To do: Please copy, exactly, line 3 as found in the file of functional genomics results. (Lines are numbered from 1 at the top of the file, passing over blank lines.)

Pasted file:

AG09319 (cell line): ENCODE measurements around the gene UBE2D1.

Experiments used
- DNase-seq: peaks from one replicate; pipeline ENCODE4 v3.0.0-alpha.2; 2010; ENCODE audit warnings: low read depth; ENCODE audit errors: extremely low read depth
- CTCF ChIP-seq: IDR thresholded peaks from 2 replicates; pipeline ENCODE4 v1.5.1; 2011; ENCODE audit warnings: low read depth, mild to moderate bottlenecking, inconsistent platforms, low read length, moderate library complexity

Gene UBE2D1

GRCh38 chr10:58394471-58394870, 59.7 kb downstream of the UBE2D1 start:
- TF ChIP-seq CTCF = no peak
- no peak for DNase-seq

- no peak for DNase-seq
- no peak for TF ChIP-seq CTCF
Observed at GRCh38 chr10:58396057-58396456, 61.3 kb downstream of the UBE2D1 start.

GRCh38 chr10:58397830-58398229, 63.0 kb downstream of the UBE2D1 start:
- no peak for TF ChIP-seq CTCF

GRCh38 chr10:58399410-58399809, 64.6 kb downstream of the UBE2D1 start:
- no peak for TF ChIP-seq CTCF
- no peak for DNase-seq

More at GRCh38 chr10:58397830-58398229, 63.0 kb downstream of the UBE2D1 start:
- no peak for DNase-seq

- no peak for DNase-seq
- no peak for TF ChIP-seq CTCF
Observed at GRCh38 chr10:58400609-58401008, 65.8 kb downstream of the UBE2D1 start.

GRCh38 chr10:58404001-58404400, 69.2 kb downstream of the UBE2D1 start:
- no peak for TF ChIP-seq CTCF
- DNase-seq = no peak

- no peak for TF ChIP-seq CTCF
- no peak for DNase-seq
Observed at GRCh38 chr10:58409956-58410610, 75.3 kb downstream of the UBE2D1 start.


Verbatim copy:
- DNase-seq: peaks from one replicate; pipeline ENCODE4 v3.0.0-alpha.2; 2010; ENCODE audit warnings: low read depth; ENCODE audit errors: extremely low read depth